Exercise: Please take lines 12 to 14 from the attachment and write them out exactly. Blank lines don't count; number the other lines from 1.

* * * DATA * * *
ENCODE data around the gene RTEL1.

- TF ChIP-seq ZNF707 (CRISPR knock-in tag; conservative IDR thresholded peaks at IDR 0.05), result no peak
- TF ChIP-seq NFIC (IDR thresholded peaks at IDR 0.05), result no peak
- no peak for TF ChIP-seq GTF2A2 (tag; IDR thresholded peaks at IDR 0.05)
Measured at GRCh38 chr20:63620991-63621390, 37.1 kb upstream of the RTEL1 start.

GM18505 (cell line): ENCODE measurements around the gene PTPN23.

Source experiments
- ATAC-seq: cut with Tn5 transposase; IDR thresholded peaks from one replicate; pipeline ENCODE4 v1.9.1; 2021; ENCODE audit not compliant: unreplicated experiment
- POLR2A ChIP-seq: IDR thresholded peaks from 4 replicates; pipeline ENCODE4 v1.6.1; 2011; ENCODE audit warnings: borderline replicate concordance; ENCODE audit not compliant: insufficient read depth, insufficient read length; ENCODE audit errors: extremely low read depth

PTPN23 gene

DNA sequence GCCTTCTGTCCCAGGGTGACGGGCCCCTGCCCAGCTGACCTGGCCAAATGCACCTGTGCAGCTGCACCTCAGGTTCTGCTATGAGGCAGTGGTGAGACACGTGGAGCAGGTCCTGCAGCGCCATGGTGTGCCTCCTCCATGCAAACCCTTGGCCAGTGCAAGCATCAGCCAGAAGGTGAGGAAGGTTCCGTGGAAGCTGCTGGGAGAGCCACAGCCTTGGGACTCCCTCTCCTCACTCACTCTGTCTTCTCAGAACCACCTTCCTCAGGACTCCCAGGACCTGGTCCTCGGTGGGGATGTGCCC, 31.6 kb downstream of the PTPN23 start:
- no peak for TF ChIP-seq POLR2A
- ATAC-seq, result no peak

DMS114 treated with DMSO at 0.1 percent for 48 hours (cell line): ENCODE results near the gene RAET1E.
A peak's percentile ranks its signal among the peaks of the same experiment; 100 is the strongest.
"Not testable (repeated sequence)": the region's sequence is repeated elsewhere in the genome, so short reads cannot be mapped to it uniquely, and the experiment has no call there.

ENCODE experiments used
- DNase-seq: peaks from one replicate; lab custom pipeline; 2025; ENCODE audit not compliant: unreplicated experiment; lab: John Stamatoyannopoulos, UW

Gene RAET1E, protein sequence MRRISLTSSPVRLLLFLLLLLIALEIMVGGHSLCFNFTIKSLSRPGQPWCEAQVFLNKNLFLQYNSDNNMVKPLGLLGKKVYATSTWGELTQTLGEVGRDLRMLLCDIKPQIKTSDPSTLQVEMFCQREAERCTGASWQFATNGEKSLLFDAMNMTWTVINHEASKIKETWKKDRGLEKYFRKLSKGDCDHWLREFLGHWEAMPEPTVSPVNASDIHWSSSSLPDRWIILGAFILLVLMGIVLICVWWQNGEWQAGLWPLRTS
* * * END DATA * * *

- no peak for TF ChIP-seq POLR2A
- ATAC-seq, result no peak

DMS114 treated with DMSO at 0.1 percent for 48 hours (cell line): ENCODE results near the gene RAET1E.